### PROBLEM LINK:

**Author:** Sunny Aggarwal

**Tester:** Vasya Antoniuk

**Editorialist:** Pushkar Mishra

### DIFFICULTY:

Easy

### PREREQUISITES:

Greedy

### PROBLEM:

Given is an array A of N integers. We want to destroy the array by performing two types of operations. The first operation lets us pick two numbers x and y in the array such that x \neq y and discard both of them. The operation allows us to pick a single number in the array and discard it. Thus, the former operation reduces the array size by 2 and the latter by 1. What is the minimum number of steps in which we can reduce the array to 0 size.

### EXPLANATION:

What is the simplest algorithm that we can think of? We can simply consider the adjacent elements in the array. If they are unequal, we discard both of them. If they are equal, we discard the first one and repeat the process until we exhaust the array. We have some observations to make here:

- When would we be the luckiest? If every time we took a pair of elements and the elements would turn out to be unequal. This is because that would allow us to discard two elements in a single move.
- When would we be the unluckiest? Let us assume element x appears the highest number of times. What if we were left with all the x's in the end. We would have to remove them one by one.

We need to design an algorithm which reduces the chance of being unlucky and increases the change of being lucky. If both these can be accomplished, we would have a strong algorithm which might be optimal. Our first aim is to try to pick up pairs of unequal elements. To do this, let us group the same elements together in the form (x_i, f_i), where x_i is the number and f_i the frequency (number of times it appears in array A). Let us say there are k distinct elements in the array. Thus,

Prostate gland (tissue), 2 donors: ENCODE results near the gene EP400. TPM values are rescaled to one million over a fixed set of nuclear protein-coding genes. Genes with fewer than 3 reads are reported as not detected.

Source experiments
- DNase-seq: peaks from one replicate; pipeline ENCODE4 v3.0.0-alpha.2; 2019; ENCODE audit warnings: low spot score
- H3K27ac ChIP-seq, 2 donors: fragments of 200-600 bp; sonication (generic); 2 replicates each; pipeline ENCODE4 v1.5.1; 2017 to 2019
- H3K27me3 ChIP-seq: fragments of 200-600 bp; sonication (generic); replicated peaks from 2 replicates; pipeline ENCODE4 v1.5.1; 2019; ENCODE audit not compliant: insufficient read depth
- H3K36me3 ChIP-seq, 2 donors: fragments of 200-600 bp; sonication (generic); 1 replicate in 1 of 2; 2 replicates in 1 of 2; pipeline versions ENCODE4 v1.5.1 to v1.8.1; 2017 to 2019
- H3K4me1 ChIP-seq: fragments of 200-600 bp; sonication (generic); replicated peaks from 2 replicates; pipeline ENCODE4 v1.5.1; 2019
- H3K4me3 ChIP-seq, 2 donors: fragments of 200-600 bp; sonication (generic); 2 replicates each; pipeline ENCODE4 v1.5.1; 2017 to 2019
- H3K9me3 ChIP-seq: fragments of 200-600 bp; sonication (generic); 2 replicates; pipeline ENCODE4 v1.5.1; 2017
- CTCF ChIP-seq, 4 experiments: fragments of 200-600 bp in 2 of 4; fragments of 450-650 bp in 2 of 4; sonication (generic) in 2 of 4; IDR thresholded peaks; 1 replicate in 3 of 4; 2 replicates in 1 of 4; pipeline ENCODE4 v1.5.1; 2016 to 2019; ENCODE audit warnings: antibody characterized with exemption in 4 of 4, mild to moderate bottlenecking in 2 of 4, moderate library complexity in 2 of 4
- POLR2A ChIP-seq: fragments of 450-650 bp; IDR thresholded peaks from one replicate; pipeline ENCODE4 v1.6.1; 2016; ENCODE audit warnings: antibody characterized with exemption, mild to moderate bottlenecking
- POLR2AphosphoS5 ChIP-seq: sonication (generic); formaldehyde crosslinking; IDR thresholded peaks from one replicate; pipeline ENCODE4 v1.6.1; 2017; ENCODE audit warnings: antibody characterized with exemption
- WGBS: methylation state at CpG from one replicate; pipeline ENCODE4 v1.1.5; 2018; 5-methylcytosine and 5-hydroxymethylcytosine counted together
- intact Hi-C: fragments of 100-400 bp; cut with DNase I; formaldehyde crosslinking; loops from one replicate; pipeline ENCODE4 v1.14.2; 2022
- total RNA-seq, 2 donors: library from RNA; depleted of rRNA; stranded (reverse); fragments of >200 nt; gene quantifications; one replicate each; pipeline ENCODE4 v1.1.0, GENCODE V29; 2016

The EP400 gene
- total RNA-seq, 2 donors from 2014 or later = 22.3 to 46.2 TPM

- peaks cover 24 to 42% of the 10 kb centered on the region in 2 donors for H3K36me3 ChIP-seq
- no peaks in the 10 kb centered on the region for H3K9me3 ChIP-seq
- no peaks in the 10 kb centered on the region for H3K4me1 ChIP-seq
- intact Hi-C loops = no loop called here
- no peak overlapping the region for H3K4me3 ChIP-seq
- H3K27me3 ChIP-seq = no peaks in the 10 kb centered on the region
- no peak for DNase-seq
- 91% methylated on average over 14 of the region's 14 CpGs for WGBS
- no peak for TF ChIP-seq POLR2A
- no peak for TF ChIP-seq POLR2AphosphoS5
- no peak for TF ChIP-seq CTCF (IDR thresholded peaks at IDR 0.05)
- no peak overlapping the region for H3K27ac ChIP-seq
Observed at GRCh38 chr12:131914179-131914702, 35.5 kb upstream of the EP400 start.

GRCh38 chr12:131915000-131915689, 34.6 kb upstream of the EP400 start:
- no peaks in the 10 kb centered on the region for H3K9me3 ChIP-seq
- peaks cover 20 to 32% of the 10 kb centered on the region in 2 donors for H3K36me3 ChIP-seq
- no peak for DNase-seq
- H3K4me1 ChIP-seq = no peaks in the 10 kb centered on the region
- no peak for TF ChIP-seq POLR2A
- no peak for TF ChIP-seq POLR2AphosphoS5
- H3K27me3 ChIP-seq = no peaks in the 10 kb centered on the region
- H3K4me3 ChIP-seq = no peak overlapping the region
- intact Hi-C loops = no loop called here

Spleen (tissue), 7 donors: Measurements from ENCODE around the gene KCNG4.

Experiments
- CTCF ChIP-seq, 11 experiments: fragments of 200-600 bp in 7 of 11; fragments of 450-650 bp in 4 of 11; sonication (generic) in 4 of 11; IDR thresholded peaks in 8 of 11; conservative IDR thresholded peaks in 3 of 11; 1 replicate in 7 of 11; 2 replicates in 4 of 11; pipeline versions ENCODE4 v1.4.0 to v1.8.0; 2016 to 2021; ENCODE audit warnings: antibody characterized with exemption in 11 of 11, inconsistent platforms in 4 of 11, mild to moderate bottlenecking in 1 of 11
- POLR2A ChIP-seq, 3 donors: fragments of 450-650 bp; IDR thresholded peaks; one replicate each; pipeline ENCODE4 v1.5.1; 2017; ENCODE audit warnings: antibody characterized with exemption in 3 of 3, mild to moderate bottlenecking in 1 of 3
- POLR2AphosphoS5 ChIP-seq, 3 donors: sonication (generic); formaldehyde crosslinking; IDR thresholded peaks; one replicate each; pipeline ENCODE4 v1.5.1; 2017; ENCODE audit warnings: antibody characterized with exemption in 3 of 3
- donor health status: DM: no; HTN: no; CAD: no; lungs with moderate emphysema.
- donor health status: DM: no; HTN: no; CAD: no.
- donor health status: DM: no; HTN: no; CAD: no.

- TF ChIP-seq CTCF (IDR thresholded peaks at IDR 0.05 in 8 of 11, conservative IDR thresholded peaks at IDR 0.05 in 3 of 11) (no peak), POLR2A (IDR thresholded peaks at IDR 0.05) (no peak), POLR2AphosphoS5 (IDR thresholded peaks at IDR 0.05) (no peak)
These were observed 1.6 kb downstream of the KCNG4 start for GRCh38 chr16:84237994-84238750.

\sum_{i = 1}^{k} f_i = N

Once we have the k pairs of distinct elements with their frequency, i.e., (x_i, f_i), we can proceed with thinking of a way to choose pairs of elements to discard. The simplest way is to choose any two x_i and x_j which have non-zero frequency and reduce their corresponding f_i and f_j by 1. This goes on till only one x_l is left with non-zero frequency f_l. Now comes in the second observation. It will be best for us to minimize the f_l so as to avoid being unlucky. How can we do this?

Let us rely on our intuition to come up with an algorithm. At each step, we will choose two numbers x_p, x_q to discard such that x_p \neq x_q and f_p and f_q are the highest frequencies amongst the elements left with non-zero frequency. This is the optimal approach. It is greedy. But what is the guarantee that the algorithm is correct? Letâ€™s try to prove it using exchange argument. This is a standard approach for proving the optimality of greedy algorithms. You can read more about greedy and their proofs here.

Letâ€™s say that at a particular step in the algorithm, we choose some x_u and x_v such that f_u and f_v are not the two highest frequencies amongst the elements with non-zero frequencies. As per the exchange argument, we have to show that choosing x_p and x_q instead would yield a better solution.

What advantage do we get if we choose (x_p, x_q) instead of (x_u, x_v)? By reducing f_p and f_q by 1 each, we have possibly reduced the maximum value of f_l that can be left over in the end by 1 (since f_p and f_q are the highest frequencies). If we choose x_u and x_v instead, this possibility is gone. Therefore, at each step, choosing two numbers such that their frequencies are the highest two amongst those with non-zero frequency is always a better option. In other words, instead of choosing pair (x_u, x_v), we exchange the move with choosing (x_p, x_q) and discarding it. We have proved the optimality.

How do we implement this? To get the highest two frequencies at each step, we can use a max priority-queue. Such a data structure is in-built in most popular programming languages. One can also implement it in the form of max-heaps. Please see editorialistâ€™s solution for implementation details.

### COMPLEXITY:

\mathcal{O}(N\log N) per test case.